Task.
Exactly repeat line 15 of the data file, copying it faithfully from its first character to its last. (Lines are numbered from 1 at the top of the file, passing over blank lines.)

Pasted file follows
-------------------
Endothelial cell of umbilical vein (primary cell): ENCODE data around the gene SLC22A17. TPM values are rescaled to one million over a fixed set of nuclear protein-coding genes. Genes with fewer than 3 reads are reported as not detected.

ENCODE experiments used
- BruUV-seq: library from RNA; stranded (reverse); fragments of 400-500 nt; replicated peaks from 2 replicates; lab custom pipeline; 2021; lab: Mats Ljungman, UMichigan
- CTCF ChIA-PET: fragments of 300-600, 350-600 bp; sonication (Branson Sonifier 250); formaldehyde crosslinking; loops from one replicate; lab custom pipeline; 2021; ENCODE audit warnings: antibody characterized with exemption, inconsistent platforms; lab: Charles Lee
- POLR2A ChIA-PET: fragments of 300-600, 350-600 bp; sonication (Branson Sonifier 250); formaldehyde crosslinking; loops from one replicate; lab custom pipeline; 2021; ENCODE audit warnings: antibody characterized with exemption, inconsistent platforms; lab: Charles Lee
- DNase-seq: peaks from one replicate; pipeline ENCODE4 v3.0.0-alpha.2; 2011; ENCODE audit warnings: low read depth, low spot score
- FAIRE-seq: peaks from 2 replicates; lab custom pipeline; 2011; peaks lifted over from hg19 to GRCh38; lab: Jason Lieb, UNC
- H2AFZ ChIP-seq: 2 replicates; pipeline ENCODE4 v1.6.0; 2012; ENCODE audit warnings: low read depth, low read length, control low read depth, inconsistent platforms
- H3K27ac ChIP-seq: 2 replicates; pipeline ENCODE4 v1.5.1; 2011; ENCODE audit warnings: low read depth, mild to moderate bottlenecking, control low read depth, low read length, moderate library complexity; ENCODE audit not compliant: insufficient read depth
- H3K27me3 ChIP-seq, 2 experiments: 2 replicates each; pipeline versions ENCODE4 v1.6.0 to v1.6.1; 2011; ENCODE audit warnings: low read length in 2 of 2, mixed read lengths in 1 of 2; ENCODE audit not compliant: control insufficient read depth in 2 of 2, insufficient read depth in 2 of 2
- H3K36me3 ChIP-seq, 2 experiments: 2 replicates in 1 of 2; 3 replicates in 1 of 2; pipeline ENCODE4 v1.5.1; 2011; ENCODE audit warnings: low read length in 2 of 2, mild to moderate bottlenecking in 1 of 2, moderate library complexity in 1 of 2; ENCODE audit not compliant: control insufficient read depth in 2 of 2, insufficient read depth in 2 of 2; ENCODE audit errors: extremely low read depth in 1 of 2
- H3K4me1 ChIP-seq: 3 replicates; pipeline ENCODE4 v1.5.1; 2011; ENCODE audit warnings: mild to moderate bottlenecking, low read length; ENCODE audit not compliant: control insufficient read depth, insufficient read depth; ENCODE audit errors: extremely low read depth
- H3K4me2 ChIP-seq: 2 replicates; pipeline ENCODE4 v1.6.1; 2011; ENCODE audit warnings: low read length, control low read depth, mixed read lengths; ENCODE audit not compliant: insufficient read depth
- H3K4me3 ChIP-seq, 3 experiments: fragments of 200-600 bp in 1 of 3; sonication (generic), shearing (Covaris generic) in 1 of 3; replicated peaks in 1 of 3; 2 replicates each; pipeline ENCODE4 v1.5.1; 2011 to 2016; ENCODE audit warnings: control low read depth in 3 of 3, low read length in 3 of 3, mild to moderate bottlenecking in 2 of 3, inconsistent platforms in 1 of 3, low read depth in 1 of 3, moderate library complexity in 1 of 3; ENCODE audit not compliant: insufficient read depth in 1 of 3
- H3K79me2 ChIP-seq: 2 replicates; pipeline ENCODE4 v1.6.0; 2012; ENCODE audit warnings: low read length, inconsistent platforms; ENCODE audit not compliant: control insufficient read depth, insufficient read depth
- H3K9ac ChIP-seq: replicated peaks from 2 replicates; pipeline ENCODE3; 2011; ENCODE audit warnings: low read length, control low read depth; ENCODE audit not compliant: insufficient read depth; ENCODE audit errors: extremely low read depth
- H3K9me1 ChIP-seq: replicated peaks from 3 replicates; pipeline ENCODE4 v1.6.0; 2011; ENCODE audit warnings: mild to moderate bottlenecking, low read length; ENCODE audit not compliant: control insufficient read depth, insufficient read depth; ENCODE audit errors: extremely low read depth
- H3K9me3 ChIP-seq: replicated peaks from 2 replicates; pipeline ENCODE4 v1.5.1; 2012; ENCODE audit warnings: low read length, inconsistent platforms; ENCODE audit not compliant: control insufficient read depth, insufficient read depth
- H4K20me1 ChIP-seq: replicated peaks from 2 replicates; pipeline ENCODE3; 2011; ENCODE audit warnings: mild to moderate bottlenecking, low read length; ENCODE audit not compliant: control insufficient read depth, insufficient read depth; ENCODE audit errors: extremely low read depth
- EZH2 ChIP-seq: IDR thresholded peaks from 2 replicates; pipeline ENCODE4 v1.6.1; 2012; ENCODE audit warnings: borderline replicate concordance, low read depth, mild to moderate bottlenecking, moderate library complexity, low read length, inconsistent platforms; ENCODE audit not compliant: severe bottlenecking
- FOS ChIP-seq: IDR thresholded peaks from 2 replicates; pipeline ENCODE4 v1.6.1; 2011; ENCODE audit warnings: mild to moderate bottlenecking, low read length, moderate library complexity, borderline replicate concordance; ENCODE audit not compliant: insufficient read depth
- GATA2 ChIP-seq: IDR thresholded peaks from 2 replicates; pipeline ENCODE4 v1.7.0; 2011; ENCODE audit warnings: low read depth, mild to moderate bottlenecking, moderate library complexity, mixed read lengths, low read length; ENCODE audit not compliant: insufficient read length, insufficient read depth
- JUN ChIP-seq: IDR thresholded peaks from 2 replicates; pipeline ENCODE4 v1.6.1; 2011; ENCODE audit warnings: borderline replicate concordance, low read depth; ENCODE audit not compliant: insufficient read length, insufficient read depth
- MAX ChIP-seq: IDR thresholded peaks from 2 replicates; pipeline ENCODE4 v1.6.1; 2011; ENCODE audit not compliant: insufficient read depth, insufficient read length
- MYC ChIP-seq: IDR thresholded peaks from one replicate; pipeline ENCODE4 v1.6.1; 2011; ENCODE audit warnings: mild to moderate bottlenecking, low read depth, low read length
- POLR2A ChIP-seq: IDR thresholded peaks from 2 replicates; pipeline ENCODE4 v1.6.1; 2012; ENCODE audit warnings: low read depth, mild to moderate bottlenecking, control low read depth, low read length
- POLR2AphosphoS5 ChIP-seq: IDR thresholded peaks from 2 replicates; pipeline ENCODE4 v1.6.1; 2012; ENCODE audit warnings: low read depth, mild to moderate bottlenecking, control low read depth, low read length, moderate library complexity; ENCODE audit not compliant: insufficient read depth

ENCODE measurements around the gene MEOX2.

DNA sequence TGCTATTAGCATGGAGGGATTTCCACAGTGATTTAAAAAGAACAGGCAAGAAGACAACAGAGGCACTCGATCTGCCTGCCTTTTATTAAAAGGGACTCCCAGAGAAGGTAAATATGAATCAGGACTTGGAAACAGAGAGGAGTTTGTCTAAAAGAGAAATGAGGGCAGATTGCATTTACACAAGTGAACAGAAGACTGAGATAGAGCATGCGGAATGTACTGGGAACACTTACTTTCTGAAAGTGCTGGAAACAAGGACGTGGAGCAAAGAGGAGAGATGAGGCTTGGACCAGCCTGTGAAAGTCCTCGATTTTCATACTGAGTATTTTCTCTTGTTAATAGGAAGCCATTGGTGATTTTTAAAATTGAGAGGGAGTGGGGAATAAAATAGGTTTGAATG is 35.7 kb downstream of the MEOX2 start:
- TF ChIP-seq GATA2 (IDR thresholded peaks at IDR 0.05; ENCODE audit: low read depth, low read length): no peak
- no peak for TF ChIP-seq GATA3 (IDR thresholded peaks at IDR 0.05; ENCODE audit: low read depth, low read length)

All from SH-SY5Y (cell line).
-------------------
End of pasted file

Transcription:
- H3K79me2 ChIP-seq: 2 replicates; pipeline ENCODE4 v1.6.0; 2012; ENCODE audit warnings: low read length, inconsistent platforms; ENCODE audit not compliant: control insufficient read depth, insufficient read depth